Dozens of pages of records relating to the 1986 raid were obtained from the sheriff's office by Rep. Maxine Waters, D-Los Angeles, on Wednesday when she walked in unannounced and demanded them. The department had repeatedly told the Mercury News that the records did not exist. Waters gave copies of the records to the newspaper.

Sheriff Sherman Block repeatedly has declined comment on the files.

The files corroborate many of the claims made in a legal motion filed during the 1990 corruption trial of Deputy Daniel Garner, another narcotics officer who raided Blandon's drug ring. The motion, filed by Garner's attorney Harlan Braun, claimed military training manuals, photos of Contra bases and documents linking the U.S. government to money laundering and cocaine dealing were hauled out of the houses raided by the deputies that morning.

Braun was served with a federal gag order after he told the media in 1990 that he had proof that the U.S. government was involved in drug trafficking and money laundering.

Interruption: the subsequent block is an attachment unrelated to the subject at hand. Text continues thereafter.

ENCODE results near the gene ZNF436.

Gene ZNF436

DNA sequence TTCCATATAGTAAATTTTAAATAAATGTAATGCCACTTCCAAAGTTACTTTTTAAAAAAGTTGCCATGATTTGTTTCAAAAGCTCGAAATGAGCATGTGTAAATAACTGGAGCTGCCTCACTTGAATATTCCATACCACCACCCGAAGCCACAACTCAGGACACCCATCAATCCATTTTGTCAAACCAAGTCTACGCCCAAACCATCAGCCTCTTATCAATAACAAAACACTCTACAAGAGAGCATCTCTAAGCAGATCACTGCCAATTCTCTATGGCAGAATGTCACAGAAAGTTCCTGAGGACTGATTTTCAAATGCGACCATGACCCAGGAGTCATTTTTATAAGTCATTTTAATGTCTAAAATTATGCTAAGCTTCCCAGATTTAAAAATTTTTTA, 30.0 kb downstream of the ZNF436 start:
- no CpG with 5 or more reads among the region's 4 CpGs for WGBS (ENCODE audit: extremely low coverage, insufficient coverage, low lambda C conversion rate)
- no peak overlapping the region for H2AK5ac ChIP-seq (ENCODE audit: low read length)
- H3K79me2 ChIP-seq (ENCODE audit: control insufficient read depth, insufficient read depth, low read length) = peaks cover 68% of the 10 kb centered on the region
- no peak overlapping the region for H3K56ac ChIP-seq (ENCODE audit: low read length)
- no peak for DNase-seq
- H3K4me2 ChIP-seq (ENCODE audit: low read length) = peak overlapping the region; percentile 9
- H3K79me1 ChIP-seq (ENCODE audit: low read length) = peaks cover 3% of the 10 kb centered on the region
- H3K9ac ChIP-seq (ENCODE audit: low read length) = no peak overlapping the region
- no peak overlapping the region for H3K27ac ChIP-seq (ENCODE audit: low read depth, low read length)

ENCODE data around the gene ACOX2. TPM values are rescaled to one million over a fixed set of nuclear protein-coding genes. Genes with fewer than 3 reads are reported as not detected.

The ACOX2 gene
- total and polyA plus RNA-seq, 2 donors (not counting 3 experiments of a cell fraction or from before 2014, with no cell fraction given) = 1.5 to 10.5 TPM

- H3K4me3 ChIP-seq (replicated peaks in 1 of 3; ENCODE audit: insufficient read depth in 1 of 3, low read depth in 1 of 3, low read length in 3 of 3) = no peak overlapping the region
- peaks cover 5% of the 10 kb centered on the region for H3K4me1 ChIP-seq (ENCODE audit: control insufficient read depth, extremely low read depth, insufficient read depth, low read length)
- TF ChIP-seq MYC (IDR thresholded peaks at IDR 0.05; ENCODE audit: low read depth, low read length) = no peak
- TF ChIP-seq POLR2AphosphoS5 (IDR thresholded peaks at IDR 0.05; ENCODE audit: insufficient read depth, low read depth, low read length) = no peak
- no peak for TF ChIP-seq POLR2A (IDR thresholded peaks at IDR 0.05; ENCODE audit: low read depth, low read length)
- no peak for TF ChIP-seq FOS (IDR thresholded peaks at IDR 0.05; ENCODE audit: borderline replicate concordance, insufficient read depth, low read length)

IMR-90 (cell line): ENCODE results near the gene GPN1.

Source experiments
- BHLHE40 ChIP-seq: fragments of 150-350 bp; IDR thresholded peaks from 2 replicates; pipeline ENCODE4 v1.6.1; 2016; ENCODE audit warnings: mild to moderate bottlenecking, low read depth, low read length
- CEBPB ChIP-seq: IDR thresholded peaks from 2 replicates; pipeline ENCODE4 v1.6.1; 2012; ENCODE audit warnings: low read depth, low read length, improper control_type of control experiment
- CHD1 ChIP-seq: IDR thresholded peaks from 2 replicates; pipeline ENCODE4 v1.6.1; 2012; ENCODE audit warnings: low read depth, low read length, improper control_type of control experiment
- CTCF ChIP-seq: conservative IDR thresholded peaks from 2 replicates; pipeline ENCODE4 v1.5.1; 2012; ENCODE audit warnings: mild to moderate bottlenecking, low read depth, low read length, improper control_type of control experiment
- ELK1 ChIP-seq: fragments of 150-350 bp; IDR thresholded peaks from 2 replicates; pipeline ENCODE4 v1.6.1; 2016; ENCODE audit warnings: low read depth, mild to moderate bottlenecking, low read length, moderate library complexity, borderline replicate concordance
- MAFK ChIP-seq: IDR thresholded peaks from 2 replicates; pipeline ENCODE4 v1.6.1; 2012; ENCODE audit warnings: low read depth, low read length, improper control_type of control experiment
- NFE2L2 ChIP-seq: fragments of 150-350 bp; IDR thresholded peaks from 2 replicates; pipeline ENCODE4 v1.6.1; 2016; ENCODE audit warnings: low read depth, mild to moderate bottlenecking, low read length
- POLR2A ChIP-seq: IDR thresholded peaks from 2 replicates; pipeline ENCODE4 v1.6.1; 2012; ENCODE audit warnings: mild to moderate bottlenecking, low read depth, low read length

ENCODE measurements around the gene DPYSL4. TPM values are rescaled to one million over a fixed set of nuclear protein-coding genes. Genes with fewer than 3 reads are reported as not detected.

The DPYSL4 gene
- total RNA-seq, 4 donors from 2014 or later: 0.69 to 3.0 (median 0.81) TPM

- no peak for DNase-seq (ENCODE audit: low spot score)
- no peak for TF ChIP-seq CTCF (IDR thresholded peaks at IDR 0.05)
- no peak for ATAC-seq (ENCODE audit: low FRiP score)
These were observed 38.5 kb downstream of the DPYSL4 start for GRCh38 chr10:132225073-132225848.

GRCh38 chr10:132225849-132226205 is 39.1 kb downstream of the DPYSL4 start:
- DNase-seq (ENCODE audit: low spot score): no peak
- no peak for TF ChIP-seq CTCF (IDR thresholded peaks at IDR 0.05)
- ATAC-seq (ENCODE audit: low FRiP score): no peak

The inventory prepared by Juarez of items taken from Lister's houses includes training manuals, military training films, photos and financial statements.

One of the most inflammatory claims in Braun's 1990 motion opposing the gag order was that CIA agents appeared at the sheriff's station within 48 hours of the raid and took away Lister's documents.

Juarez confirmed that "everything we took out of that one house of Lister's disappeared. . . . I came in the next day and (Deputy) Dan (Garner) said: `Well, Bobby, you missed it. The CIA came in and took everything out of the property room.' And, sure enough, when I went to look, it was all gone."

The only things clearly missing from the files given to Waters are records showing what became of Lister's seized files. Waters said the sheriff's office could not explain why there was no record of that property being taken out of the evidence room.